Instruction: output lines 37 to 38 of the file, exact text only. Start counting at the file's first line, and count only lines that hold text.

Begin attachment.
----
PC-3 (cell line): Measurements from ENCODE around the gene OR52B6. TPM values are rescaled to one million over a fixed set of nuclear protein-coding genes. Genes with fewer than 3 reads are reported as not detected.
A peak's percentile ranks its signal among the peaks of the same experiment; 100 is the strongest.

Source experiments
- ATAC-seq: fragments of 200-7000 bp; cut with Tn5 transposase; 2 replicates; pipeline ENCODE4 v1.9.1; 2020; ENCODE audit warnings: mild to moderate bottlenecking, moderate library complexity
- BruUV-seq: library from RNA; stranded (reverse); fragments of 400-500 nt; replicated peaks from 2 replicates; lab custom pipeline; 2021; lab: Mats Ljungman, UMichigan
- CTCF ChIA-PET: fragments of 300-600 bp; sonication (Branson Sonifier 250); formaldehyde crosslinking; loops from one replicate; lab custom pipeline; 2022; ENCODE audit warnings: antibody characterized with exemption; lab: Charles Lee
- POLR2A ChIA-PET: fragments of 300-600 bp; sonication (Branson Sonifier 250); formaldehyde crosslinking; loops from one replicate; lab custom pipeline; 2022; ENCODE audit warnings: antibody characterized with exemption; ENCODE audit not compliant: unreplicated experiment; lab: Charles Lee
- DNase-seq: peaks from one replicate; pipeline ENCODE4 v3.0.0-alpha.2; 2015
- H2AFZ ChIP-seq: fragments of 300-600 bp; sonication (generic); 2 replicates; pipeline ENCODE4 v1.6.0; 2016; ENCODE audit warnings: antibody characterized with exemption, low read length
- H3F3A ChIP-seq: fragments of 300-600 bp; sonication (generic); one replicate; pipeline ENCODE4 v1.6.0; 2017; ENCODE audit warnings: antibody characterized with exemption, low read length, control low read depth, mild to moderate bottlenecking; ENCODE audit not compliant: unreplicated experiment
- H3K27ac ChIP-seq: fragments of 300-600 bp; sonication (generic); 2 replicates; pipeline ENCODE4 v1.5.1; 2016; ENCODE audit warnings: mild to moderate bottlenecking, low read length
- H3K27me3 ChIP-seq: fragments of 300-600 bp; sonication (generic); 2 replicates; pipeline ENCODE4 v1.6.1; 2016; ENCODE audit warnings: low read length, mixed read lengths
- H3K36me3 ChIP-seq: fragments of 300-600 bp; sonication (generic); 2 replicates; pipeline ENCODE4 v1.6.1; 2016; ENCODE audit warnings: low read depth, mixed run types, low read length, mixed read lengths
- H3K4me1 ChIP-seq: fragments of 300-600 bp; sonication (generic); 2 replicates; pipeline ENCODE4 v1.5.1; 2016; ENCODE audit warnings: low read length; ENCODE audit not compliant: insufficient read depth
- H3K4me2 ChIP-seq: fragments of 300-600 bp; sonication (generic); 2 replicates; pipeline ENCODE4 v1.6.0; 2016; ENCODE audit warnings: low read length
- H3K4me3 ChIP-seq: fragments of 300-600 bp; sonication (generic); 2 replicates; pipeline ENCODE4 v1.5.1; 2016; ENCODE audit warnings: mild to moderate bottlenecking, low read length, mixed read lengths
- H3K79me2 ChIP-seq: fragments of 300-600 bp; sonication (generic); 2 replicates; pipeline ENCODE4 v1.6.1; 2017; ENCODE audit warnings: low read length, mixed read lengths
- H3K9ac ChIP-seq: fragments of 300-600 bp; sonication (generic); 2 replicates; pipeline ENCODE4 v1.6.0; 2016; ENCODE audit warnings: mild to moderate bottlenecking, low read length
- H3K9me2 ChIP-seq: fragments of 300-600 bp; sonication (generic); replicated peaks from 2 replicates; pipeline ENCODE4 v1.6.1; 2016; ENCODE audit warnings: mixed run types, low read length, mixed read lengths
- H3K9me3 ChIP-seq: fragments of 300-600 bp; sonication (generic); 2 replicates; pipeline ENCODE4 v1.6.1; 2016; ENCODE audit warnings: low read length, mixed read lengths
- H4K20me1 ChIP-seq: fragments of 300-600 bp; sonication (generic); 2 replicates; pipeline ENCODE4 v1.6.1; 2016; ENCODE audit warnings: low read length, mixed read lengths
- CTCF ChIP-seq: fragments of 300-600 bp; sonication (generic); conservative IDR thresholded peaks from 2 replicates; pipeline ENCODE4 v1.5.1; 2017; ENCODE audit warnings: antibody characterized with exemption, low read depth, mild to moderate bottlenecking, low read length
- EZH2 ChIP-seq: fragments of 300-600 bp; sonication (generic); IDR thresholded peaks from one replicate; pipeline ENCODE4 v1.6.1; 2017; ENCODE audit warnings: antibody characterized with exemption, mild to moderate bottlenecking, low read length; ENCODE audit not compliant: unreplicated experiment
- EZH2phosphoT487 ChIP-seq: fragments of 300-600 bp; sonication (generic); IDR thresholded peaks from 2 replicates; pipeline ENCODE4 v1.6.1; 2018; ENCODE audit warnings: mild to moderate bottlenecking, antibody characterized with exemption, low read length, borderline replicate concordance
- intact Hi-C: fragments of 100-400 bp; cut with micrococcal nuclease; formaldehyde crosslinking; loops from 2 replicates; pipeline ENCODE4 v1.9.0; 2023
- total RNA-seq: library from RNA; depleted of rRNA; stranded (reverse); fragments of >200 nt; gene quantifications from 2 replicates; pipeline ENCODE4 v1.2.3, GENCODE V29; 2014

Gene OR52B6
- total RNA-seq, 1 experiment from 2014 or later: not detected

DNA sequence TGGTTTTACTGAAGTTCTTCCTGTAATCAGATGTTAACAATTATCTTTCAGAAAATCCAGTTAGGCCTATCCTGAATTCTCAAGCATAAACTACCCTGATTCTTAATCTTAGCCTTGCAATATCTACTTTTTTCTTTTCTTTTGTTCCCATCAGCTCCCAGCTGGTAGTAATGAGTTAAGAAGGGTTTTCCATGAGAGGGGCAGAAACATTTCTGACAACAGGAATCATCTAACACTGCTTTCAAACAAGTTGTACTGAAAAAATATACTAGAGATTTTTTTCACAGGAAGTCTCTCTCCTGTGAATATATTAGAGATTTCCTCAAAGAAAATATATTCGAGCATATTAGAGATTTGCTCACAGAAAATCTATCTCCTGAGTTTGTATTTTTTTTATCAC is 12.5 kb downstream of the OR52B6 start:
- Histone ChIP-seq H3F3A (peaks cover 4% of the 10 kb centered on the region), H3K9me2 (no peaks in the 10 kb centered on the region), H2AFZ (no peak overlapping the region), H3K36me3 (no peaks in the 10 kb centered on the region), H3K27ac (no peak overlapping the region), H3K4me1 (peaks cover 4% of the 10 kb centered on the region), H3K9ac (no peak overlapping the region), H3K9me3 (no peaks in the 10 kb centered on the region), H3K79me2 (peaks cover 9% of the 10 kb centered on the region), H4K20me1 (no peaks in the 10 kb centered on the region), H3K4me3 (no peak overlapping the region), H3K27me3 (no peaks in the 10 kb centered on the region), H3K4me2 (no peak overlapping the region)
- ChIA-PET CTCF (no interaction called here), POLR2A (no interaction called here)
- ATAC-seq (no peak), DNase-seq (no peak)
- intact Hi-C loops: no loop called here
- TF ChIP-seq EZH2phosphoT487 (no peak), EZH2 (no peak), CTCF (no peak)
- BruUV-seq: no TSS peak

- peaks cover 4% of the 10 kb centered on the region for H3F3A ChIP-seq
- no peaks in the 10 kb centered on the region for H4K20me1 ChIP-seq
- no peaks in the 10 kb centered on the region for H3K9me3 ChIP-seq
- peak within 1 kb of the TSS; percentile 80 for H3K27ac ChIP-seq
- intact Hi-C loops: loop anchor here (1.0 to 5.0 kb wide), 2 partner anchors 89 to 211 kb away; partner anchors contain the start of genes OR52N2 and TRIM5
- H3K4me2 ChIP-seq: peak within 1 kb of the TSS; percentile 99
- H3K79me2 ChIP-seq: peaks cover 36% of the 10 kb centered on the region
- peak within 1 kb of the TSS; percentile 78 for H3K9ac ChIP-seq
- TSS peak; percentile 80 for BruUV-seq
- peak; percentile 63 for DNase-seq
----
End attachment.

- no peaks in the 10 kb centered on the region for H4K20me1 ChIP-seq
- no peaks in the 10 kb centered on the region for H3K9me3 ChIP-seq